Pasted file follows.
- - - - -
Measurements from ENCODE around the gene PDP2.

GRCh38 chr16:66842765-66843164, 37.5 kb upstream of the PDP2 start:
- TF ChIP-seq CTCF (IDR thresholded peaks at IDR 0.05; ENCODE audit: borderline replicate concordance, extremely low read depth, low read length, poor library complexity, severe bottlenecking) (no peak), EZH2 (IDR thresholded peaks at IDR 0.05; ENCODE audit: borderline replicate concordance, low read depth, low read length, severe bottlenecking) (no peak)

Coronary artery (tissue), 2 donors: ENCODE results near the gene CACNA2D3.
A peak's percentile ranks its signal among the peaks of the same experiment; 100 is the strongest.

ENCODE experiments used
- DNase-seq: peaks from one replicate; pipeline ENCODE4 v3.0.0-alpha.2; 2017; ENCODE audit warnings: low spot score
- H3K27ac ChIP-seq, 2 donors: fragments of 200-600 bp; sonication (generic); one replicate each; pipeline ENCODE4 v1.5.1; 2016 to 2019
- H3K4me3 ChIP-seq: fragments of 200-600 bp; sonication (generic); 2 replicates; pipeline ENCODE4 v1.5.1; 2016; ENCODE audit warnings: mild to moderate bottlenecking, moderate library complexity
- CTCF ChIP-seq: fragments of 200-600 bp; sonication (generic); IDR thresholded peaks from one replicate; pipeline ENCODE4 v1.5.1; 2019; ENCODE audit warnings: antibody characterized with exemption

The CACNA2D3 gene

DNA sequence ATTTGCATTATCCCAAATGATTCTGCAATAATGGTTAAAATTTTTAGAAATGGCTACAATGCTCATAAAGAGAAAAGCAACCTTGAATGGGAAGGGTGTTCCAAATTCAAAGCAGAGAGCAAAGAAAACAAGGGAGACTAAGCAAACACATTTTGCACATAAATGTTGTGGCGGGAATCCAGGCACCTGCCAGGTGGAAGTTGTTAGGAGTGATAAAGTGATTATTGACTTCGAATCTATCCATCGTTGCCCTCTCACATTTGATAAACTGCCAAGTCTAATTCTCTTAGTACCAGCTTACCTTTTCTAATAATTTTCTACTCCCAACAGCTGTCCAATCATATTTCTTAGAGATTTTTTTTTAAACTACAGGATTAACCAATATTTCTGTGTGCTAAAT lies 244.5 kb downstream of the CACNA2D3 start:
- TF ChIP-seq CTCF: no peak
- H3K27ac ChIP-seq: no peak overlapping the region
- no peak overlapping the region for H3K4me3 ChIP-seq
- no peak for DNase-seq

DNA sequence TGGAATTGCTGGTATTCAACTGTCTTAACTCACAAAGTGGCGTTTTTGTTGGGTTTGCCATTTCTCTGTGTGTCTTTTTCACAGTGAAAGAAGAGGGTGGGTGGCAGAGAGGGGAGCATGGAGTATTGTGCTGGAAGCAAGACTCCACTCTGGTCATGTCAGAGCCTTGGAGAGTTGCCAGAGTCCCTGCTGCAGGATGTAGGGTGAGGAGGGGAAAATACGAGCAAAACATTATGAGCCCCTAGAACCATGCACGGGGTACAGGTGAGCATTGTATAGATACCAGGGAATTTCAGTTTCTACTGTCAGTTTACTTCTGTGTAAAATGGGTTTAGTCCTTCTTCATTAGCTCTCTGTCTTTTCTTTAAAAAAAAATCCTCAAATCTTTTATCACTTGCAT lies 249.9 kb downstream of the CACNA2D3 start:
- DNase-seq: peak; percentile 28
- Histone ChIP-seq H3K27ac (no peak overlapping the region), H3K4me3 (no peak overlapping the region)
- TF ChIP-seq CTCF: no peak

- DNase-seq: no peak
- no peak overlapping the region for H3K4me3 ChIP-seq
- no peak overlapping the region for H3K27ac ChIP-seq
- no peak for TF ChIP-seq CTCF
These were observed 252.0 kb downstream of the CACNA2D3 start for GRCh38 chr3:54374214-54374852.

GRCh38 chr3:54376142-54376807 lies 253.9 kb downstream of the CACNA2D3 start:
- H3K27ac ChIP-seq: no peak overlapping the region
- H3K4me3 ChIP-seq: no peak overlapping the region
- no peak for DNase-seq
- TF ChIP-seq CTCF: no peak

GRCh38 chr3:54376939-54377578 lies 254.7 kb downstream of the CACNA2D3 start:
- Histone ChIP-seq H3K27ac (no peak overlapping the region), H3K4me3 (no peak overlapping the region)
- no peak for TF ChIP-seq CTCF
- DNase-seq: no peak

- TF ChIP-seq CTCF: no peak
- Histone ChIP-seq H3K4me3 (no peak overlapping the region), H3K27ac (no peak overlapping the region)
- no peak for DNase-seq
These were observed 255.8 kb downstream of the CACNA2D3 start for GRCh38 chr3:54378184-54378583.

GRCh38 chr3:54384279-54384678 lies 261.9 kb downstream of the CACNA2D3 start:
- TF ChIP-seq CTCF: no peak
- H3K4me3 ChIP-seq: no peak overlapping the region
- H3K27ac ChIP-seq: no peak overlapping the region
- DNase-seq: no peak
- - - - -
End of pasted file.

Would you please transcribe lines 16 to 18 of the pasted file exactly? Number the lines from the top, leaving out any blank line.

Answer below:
- no peak for DNase-seq

DNA sequence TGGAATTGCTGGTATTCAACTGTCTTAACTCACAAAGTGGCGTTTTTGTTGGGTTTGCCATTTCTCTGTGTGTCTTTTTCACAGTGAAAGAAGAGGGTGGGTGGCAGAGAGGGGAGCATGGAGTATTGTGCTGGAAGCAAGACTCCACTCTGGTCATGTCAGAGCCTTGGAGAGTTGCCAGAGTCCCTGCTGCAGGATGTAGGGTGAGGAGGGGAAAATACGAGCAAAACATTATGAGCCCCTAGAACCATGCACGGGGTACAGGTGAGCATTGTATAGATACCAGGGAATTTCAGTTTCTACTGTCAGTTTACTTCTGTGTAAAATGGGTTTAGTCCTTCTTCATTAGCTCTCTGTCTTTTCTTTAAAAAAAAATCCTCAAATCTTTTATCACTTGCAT lies 249.9 kb downstream of the CACNA2D3 start:
- DNase-seq: peak; percentile 28